The ‘Nationale Hypotheek Garantie’ demanded a lasting shift in behavior. Traditional methods had previously been employed to tackle successive changes, often requiring significant effort and extensive programs, yet yielding consistently unsatisfactory results. It was evident that a fresh approach to organizational change was needed, and this was where Quintop excelled.
A Gradual Transformation
Following several discussions with the management, the concept of a ‘slow change’ program emerged. In collaboration with various teams of employees, six fundamental principles were identified as guiding lights for all future innovations. These principles encompassed strategy, operational excellence, result-oriented work, as well as cultural and behavioural aspects, all of which were seamlessly integrated into daily operations. This time, there was no grand thematic strategy; instead, changes were made in smaller increments that affected both management and employees positively, aligning with the organisation’s specific needs.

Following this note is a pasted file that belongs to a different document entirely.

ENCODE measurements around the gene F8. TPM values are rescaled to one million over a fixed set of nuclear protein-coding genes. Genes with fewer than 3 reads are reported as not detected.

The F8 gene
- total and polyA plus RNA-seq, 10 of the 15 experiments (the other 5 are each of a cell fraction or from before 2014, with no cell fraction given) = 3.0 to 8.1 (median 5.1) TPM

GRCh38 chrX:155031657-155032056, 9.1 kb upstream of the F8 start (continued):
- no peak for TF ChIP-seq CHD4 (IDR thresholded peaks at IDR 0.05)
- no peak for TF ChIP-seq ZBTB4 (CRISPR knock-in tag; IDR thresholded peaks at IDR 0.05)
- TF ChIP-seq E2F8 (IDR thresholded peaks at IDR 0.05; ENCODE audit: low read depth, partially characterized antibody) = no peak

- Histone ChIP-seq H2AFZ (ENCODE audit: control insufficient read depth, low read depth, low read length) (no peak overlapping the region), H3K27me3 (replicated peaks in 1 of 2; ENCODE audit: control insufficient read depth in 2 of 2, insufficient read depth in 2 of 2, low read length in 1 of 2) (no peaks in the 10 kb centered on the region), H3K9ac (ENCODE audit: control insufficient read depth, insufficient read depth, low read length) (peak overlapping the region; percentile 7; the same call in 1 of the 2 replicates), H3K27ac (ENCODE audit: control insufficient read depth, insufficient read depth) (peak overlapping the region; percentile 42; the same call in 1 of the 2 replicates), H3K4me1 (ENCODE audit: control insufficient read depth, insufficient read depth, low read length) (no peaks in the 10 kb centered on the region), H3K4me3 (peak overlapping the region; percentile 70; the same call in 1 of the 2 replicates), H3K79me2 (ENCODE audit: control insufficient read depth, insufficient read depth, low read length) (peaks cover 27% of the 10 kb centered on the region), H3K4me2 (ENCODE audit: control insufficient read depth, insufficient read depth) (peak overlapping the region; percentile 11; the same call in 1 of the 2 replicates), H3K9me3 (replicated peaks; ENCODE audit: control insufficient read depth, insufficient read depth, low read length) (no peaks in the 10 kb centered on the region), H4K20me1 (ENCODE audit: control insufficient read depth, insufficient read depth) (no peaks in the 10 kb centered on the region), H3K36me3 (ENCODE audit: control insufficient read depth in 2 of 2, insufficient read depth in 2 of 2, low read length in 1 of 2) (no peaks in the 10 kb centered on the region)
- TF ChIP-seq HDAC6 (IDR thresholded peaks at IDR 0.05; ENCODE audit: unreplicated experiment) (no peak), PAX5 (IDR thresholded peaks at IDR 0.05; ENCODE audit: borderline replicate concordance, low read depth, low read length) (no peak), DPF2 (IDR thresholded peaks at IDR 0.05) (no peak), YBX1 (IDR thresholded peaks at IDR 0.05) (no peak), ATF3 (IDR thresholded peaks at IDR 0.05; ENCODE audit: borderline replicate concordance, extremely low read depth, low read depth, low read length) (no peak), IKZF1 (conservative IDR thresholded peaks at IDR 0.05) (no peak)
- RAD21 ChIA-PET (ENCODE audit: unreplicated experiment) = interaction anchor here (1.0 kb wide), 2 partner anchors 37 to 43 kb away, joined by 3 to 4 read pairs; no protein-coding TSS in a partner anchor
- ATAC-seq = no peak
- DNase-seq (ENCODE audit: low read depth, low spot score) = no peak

An Exemplar of Progress
To illustrate this new approach, the revamping of the performance review cycle was used as an example. It was an area ripe for transformation, and by applying these established principles during the development of the new cycle, a direct link to performance management (an integral part of result-oriented work) was established. This approach allowed all stakeholders to easily comprehend how the change would impact them personally. Remarkably, this change was successfully implemented within two months due to widespread acceptance of the basic principles and the immediate personal relevance it held for everyone involved.
The new principles of operation were embraced for a minimum of one and a half years, providing the slow change initiative with a clear (and possible) endpoint. This prevented individuals from growing weary of the initiative and instead encouraged their continued support. The widespread acceptance of the principles and the concept of slow change meant that innovation was continuously embraced at all levels of the organisation, characterised by incremental improvements. These six principles remained at the heart of these endeavours, ensuring that everyone in the organisation not only witnessed the results but also identified with the established changes.